Snow falls at the intersection of Main Street and 7th Street in Laurel during a winter storm on Thursday, March 5. (Lauren Loricchio/BSMG Video)
As snow continued its steady accumulation late Thursday afternoon, Laurel Regional Hospital put out a Twitter request for four-wheel drive vehicles and drivers to help hospital staff get home after a winter storm dumped more than 4 inches of snow in Laurel.
Drivers can call the hospital at 301-725-4300 to volunteer.
The National Weather Service is calling for cloudy conditions in Laurel tonight before the storm gradually clears. Temperatures are expected to be as low as 7 degrees tonight, with a wind chill value as low as minus 3. Friday's highs are around 26 degrees, according to NWS.
Prince George's County Public Schools were among the first wave of cancellations announced for Friday. County schools and offices are closed; only emergency personnel are expected to show up for work.
Schools are also closed in Howard and Anne Arundel counties on Friday, March 6.
At 11 a.m. Thursday, an employee at the Lowe's in Laurel Lakes Shopping Center said the store had sold out of salt and snow shovels.
Laurel Department of Public Works crews were out collecting trash and recycling as scheduled Thursday, but Prince George's County officials suspended residential trash services. County trash pick ups will made on the next regularly scheduled collection day, county officials said, and curbside recycling collections may resume on Friday, March 6, if weather permits.
With dozens of flights delayed and canceled at BWI Thurgood Marshall Airport on Thursday, travelers were scrambling to make alternate plans or trying to wait out the weather.
Lois Sibenik, of Laurel, and Florence Reynolds were hoping to get to Dallas on Thursday for the International Women in Aviation Conference. A member of the Women Airforce Service Pilots in World War II, Reynolds was going to connect with fellow WASP members and to support a friend who is being honored at the conference.
During the war, WASPs flew training missions and domestic logistics missions, freeing up male pilots to fly overseas.
Reynolds and Sibenik arrived at BWI at 9 a.m. and hoped to arrive in Dallas by the afternoon, but they got bumped to a 5:15 p.m. flight after their first flight was canceled when the plane was stuck in Wisconsin.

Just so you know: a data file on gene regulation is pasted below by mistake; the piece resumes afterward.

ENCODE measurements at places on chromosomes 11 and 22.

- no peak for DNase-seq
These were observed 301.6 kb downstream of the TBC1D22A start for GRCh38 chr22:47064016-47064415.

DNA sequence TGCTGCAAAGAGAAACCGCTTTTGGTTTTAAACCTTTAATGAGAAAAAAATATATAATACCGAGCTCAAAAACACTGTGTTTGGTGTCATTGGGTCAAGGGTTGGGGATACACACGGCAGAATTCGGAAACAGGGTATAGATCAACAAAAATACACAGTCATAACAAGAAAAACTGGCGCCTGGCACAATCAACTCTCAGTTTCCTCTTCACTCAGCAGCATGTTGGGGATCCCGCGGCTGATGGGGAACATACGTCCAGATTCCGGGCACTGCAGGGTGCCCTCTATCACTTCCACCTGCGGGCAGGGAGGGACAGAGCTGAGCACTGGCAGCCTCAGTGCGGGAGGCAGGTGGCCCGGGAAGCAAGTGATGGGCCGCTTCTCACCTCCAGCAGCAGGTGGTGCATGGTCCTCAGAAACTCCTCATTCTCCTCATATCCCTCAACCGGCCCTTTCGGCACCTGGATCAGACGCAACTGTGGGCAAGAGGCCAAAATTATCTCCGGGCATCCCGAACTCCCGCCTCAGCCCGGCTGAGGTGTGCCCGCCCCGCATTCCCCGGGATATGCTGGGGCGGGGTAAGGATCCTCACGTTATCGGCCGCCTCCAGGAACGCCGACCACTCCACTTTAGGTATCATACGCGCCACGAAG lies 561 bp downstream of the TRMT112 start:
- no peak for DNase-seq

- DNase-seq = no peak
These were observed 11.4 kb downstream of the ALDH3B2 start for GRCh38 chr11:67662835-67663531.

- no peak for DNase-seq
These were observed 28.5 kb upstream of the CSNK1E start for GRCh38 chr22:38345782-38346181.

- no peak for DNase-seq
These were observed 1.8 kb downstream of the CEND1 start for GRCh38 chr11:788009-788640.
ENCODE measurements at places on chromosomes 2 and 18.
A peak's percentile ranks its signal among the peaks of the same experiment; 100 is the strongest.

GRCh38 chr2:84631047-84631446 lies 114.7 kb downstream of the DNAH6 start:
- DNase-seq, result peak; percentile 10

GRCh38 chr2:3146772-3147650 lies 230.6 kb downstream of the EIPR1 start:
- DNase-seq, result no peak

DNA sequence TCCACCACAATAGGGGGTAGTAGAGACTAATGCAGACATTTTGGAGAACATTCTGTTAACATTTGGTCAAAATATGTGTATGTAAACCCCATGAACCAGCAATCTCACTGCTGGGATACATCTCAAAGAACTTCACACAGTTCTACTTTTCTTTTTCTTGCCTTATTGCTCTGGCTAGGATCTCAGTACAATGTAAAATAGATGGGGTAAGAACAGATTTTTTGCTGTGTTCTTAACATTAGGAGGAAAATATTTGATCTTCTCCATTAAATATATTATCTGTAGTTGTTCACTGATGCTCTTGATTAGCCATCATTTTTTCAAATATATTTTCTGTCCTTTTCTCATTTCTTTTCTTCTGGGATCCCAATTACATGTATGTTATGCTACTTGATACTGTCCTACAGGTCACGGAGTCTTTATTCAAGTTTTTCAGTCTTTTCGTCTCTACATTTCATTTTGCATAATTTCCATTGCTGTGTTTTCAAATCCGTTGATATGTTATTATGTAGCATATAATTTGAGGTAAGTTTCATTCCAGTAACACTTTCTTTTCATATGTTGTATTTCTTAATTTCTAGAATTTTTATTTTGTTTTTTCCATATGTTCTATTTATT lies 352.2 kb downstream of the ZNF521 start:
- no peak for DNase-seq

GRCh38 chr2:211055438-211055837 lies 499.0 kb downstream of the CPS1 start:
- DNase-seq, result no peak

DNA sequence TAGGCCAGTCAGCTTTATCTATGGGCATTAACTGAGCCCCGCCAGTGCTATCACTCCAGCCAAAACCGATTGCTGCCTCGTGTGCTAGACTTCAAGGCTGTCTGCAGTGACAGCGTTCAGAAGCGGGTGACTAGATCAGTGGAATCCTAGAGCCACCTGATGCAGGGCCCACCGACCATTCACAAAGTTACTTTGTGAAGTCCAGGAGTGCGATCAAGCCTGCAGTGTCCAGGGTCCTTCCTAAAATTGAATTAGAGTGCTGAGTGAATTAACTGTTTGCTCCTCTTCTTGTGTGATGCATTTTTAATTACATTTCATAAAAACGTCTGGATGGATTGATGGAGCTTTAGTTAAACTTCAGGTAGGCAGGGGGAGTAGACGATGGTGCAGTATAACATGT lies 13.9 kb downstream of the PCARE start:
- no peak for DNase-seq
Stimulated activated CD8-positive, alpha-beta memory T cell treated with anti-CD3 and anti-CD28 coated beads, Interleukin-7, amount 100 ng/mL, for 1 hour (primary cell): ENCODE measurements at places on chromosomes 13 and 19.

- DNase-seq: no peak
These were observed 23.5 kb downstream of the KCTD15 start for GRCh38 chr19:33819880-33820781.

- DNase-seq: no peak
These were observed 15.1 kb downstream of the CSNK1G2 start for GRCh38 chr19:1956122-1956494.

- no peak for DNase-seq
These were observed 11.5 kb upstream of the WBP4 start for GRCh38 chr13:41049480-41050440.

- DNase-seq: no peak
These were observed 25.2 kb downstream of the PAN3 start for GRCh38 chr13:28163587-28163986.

"We'll be very familiar with this airport," said Sibenik, who is a private pilot.
"And they're going to be very familiar with us," Reynolds chimed in.
The irony of pilots being stuck in an airport on the way to an aviation conference was not lost on the women -- although Reynolds said initially she had been more concerned about her train trip from her home near Pittsburgh to Baltimore than her flight from Baltimore to Dallas.
"In aviation, weather's always on the back of your mind," Sebenik said.
Rather than risk driving in the snow, the women met up Wednesday and stayed in a hotel near the airport. They took the hotel's shuttle to the airport on Thursday morning.
City snow emergency
Mayor Craig Moe initiated a snow emergency in the city that began at 11 p.m. Wednesday, and schools in Prince George's, Howard and Anne Arundel counties were closed for Thursday, March 5.
Under a city snow emergency, parking is not allowed on the even-numbered side of designated snow emergency routes, and Laurel police can ticket the owners and tow the cars. The parking restrictions are in place to keep these roads open for emergency vehicles, city Director of Communications Audrey Barnes said in a release.
To find a car that has been towed from a snow emergency route, call the Laurel police at 301-498-0092 for release information.
State Highway Administration officials urged drivers to stay off the roads during heavy snowfall. Crews did not prepre-treat roadways with a brine solution that can prevent pavement from becoming snow-covered because it would have been washed away by rain Wednesday night.
"If you do choose to drive, be sure your vehicle can maneuver in the snow. Just one abandoned car can create a traffic jam that impacts everyone, including our plow trucks," said SHASHA Administrator Melinda B. Peters in a statement.